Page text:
Small Waterplane Area Twin Hull (SWATH) is a design that minimizes the effect of the waves. Most of the volume that supports the ship is below the level of the waves, making it very stable. The stability comes from the hull design, so it doesn't require any power and the stabilization isn't prone to failure like an active system.

Here's a short video of a SWATH ship in rough seas, with a regular hull ship for comparison. I'm pretty sure this is the one that I saw in a documentary about the design. They showed a glass of water sitting on a table in the SWATH ship, not spilling. I'm pretty sure that the glass would go flying in the other ship.

about 7 months ago
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Report: By 2035, Nearly 100 Million Self-Driving Cars Will Be Sold Per Year

CanadianRealist Re:For the love of Junior Johnson... (325 comments)

Airbags are passive: drivers don't have to do anything at all, they just work.

Automatically. Which is the point that was being made in the post that you originally replied to.

The question of active or passive is a separate issue and is complicated by the government's way of defining it. (Which seems backwards to me.) I would expect active/passive to refer to the device itself, rather than the user's interaction with it. The way the government defines it a self driving car is pretty much a passive device. A rock is an active device - it doesn't do anything unless you pick it up and throw it. Imagine a fully automatic predator drone that takes off, locates a target and attacks completely automatically. That would be labelled a passive device. I don't think those labellings match the usual interpretations of those words.

about 8 months ago
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Report: By 2035, Nearly 100 Million Self-Driving Cars Will Be Sold Per Year

CanadianRealist Re:For the love of Junior Johnson... (325 comments)

Red herring. Airbags are passive safety devices, not a device to automatically do something the driver had to do previously.

Sounds more like red herring argument to me. Deploying automatically, at high speed, at the instant an accident occurs is not at all passive. A seat belt is passive, once the driver attaches it. (At least the older style fixed ones were. Modern ones which lock only in response to a sufficient pull are questionably passive.) And as for not being something a driver had to do previously, they could have been set up as such, but I'd bet they would almost never have been used at the instant when needed since human reaction time is pretty poor. It would probably have been better for the human to try to avoid the accident in the first place.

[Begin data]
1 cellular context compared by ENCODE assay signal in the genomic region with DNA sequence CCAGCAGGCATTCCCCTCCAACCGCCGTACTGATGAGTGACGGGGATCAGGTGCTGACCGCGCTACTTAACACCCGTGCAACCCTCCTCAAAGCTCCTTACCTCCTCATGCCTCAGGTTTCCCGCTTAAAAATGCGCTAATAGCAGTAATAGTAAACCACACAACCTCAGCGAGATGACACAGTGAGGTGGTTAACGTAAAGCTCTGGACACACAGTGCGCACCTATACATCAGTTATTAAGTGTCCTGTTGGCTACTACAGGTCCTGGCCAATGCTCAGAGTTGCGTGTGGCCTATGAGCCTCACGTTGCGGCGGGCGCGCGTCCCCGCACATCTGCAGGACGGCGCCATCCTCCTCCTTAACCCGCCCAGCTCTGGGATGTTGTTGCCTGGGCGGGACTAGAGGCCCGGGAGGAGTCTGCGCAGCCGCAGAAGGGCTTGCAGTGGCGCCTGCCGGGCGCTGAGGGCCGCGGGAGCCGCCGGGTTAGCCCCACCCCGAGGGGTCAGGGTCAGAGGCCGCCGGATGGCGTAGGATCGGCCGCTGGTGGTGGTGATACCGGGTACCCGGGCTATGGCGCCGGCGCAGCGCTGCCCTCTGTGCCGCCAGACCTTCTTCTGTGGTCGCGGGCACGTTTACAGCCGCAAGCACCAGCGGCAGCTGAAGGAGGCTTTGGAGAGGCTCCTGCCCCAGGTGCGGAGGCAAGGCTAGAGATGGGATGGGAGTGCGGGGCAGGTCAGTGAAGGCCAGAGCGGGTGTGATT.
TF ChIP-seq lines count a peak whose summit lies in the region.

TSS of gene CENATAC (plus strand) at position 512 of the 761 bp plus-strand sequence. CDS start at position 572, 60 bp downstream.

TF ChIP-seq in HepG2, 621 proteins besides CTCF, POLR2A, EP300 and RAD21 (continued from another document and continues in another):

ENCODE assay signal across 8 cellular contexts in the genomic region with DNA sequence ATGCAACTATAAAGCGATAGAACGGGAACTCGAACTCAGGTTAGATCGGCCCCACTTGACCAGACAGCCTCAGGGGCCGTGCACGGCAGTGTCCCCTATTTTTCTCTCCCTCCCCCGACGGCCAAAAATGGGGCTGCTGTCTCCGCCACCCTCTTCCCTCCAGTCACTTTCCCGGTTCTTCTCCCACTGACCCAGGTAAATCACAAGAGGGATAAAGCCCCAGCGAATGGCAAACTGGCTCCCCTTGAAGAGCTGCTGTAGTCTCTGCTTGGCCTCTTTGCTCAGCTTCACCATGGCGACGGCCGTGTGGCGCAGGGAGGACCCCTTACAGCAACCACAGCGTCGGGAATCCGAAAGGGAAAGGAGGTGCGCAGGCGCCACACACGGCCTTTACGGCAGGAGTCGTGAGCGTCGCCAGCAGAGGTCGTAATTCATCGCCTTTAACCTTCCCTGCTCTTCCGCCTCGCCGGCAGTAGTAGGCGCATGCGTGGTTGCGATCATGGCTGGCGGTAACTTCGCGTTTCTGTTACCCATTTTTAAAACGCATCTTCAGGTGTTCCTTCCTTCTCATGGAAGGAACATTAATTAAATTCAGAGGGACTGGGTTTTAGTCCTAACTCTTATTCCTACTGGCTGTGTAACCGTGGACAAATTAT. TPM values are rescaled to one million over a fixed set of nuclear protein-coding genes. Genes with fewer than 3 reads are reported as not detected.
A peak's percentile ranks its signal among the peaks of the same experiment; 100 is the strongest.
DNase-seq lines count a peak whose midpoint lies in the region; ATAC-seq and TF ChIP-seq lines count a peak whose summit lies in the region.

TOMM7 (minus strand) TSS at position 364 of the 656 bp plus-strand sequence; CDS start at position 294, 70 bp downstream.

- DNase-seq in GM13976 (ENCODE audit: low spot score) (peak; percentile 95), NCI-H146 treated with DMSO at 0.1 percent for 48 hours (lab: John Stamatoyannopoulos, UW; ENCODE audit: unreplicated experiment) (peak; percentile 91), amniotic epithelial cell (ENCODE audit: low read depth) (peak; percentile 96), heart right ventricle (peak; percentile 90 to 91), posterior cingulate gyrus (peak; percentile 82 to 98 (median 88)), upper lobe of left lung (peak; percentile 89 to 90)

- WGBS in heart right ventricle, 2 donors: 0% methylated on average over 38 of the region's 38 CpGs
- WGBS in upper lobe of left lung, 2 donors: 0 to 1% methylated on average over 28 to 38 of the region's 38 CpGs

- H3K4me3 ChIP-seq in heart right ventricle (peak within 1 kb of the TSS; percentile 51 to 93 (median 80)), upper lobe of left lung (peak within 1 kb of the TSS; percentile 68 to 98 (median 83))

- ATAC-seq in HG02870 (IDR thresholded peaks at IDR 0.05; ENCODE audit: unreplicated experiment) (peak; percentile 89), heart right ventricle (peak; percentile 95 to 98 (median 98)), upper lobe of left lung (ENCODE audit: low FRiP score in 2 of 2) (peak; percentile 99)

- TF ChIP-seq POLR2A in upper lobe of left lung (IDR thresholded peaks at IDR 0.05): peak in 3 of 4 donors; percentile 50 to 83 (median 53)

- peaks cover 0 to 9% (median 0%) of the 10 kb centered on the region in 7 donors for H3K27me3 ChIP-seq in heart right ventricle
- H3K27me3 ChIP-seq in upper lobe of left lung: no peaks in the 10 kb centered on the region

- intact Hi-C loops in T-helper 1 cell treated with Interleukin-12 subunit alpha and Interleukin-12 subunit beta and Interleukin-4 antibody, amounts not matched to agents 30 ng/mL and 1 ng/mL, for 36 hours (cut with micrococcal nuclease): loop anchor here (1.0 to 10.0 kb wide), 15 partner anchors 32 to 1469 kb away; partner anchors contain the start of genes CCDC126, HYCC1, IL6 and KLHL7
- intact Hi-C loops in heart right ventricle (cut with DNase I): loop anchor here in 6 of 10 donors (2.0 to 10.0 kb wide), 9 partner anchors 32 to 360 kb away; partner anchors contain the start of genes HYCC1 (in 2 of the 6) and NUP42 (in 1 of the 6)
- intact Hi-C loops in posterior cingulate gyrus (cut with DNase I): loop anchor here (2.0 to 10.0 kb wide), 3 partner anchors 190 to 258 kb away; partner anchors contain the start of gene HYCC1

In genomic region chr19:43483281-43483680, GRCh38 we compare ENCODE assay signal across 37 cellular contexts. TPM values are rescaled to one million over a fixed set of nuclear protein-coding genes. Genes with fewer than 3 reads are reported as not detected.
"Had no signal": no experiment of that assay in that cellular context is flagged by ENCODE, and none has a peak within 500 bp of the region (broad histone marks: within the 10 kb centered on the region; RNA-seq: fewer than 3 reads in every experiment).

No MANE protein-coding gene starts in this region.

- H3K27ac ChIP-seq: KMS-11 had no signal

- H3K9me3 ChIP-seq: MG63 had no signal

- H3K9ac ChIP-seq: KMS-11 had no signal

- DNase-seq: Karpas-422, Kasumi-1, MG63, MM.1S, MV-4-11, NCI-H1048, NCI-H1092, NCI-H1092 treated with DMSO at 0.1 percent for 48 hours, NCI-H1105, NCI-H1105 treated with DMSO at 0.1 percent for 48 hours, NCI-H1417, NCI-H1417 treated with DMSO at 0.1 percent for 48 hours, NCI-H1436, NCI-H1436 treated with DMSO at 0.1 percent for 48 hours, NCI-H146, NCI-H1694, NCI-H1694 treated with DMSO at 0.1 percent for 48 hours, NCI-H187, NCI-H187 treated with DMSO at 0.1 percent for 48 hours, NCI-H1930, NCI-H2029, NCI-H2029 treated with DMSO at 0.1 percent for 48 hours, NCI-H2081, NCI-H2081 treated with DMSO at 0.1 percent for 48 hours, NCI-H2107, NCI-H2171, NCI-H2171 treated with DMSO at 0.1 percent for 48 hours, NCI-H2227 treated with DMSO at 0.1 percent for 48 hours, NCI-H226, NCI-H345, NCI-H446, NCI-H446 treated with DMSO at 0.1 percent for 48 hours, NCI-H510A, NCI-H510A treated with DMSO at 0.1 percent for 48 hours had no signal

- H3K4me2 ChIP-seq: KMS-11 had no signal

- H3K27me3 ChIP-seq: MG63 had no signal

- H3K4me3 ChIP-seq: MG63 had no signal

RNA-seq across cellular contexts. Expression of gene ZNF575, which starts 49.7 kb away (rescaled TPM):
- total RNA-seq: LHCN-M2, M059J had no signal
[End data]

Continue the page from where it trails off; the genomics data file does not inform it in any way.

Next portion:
about 8 months ago
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GMO Oranges? Altering a Fruit's DNA To Save It

CanadianRealist Re:nature and consumers (358 comments)

Are you sure you replied to the correct post? I said absolutely nothing in favour of GMO plants and I'm pretty sure I didn't say anything that calls for the hostility in your post.

I was commenting on the difference between wild plants versus cultivated ones. That was the point of the GP of my post, but missed by the parent post which compared two different cultivated plants - the heirloom versus the mass produced one.

about 9 months ago
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GMO Oranges? Altering a Fruit's DNA To Save It

CanadianRealist Re:nature and consumers (358 comments)

He said very clearly what he was talking about:

Show me a wild tomato that can grow without human cultivation and is as tasty as any modern tomato.

Heirloom tomatoes are modern, just not mass produced. They are still the result of people using selective breeding to improve on what they found in nature. Wild means what grows naturally, on it's own. Consider for example wild bananas from which people cultivated modern bananas.

about 9 months ago
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French Parliament Votes To Give Priority To Free Software

CanadianRealist Re:Free or open source? (98 comments)

Interestingly, at gas stations, "libre-service" means self service.

about 9 months ago
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Med Students Unaware of Their Bias Against Obese Patients

CanadianRealist Re:Unconscious? (446 comments)

You raise a valid point. My reply was about assessing their unconscious feelings. Maybe it would be better to say that they are unaware of their bias, or even worse are willing to lie about it.

about a year ago
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Med Students Unaware of Their Bias Against Obese Patients

CanadianRealist Re:Implicit Association (446 comments)

I can really only answer for myself, which is what that statement was about. I found out that I had biases that I was not aware of. At least some associations gave me much more trouble than other ones did, and I don't have any other explanation for that. For some I didn't even need to see the reported times, I was aware of the difference while doing the test.